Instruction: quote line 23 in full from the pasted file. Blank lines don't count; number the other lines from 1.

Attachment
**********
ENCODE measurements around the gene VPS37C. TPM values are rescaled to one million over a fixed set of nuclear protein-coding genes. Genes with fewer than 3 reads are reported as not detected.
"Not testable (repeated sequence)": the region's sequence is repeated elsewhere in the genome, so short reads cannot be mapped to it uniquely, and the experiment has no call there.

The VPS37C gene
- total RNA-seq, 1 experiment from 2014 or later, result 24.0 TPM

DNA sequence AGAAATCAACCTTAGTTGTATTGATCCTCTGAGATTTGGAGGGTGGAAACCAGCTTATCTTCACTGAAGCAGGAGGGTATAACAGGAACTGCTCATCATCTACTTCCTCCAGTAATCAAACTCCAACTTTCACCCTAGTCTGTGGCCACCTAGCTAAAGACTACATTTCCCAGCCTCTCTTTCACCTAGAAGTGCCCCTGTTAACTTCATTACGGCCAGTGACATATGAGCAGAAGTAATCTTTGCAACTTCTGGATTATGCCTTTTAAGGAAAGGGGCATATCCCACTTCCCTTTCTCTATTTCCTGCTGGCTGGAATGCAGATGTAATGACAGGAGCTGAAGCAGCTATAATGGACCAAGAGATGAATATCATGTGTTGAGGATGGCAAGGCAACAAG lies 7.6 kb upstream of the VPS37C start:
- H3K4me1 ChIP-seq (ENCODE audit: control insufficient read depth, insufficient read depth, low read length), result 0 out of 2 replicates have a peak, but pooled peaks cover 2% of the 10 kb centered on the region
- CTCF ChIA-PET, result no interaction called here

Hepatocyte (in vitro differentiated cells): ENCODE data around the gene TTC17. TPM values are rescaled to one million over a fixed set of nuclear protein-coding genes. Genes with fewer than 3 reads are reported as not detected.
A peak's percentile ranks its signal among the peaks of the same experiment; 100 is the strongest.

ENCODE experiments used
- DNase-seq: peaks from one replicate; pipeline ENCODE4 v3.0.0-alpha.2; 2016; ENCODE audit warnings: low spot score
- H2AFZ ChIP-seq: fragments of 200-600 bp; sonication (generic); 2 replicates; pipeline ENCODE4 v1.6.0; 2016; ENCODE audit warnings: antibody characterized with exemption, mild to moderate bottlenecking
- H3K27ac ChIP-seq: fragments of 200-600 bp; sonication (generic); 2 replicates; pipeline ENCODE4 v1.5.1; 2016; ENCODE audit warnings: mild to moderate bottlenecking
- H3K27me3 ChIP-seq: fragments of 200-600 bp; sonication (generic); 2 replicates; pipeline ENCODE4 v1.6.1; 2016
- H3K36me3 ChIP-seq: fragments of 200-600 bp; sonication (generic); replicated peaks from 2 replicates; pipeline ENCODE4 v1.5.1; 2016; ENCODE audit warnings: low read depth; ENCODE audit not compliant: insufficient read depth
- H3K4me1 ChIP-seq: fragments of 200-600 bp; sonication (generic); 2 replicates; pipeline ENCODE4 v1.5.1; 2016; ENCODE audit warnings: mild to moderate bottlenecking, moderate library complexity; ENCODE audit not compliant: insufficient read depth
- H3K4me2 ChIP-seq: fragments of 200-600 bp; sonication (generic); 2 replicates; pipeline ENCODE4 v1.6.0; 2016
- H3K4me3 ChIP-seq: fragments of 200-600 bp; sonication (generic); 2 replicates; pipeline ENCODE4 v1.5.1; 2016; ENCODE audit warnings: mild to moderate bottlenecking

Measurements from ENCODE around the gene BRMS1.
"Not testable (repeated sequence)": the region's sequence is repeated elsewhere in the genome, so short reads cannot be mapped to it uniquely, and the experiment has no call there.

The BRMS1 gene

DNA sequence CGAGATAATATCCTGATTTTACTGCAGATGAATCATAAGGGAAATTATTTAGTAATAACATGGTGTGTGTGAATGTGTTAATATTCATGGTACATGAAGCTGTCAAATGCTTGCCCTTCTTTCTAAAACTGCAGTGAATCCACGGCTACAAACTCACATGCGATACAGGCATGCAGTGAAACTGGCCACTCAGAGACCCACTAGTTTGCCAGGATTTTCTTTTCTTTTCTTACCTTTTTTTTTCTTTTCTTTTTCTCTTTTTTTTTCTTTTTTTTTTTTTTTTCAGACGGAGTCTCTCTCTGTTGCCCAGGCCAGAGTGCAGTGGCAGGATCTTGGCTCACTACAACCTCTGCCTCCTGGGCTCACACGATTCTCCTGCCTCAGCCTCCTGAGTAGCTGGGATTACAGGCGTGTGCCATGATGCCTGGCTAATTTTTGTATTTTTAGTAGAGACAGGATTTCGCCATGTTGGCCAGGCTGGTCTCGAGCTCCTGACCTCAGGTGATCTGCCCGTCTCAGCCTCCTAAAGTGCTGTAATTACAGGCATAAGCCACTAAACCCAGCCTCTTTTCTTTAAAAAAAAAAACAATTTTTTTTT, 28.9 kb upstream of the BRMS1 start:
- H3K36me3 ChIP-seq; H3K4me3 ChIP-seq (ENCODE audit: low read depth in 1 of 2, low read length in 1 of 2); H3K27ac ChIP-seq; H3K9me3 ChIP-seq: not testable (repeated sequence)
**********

- H3K36me3 ChIP-seq; H3K4me3 ChIP-seq (ENCODE audit: low read depth in 1 of 2, low read length in 1 of 2); H3K27ac ChIP-seq; H3K9me3 ChIP-seq: not testable (repeated sequence)